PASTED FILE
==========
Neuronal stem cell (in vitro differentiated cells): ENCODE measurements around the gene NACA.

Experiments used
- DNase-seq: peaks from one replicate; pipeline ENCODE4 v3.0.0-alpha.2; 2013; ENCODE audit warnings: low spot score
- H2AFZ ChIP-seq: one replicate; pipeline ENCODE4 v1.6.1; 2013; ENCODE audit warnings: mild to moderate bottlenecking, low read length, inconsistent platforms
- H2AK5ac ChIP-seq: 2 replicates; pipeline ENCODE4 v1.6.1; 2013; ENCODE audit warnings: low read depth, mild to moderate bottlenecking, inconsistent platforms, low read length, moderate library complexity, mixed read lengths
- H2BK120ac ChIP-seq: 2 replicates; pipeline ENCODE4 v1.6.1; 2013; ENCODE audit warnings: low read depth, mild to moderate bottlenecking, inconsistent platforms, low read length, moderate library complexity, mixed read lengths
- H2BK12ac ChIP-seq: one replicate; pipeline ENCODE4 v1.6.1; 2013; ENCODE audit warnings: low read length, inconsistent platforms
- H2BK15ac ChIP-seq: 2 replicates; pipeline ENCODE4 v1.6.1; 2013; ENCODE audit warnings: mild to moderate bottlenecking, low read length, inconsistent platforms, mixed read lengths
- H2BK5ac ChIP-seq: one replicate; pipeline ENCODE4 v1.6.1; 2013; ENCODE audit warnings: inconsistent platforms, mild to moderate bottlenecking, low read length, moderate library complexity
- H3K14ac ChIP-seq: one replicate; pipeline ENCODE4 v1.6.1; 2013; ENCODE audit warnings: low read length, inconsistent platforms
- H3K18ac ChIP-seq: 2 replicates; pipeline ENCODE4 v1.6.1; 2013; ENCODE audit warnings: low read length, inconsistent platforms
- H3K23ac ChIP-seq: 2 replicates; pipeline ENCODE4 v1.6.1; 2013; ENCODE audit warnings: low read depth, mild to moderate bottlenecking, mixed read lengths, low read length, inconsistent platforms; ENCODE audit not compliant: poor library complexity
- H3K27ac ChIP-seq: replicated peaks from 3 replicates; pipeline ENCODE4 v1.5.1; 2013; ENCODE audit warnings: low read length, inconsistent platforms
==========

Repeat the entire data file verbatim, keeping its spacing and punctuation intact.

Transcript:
Neuronal stem cell (in vitro differentiated cells): ENCODE measurements around the gene NACA.

Experiments used
- DNase-seq: peaks from one replicate; pipeline ENCODE4 v3.0.0-alpha.2; 2013; ENCODE audit warnings: low spot score
- H2AFZ ChIP-seq: one replicate; pipeline ENCODE4 v1.6.1; 2013; ENCODE audit warnings: mild to moderate bottlenecking, low read length, inconsistent platforms
- H2AK5ac ChIP-seq: 2 replicates; pipeline ENCODE4 v1.6.1; 2013; ENCODE audit warnings: low read depth, mild to moderate bottlenecking, inconsistent platforms, low read length, moderate library complexity, mixed read lengths
- H2BK120ac ChIP-seq: 2 replicates; pipeline ENCODE4 v1.6.1; 2013; ENCODE audit warnings: low read depth, mild to moderate bottlenecking, inconsistent platforms, low read length, moderate library complexity, mixed read lengths
- H2BK12ac ChIP-seq: one replicate; pipeline ENCODE4 v1.6.1; 2013; ENCODE audit warnings: low read length, inconsistent platforms
- H2BK15ac ChIP-seq: 2 replicates; pipeline ENCODE4 v1.6.1; 2013; ENCODE audit warnings: mild to moderate bottlenecking, low read length, inconsistent platforms, mixed read lengths
- H2BK5ac ChIP-seq: one replicate; pipeline ENCODE4 v1.6.1; 2013; ENCODE audit warnings: inconsistent platforms, mild to moderate bottlenecking, low read length, moderate library complexity
- H3K14ac ChIP-seq: one replicate; pipeline ENCODE4 v1.6.1; 2013; ENCODE audit warnings: low read length, inconsistent platforms
- H3K18ac ChIP-seq: 2 replicates; pipeline ENCODE4 v1.6.1; 2013; ENCODE audit warnings: low read length, inconsistent platforms
- H3K23ac ChIP-seq: 2 replicates; pipeline ENCODE4 v1.6.1; 2013; ENCODE audit warnings: low read depth, mild to moderate bottlenecking, mixed read lengths, low read length, inconsistent platforms; ENCODE audit not compliant: poor library complexity
- H3K27ac ChIP-seq: replicated peaks from 3 replicates; pipeline ENCODE4 v1.5.1; 2013; ENCODE audit warnings: low read length, inconsistent platforms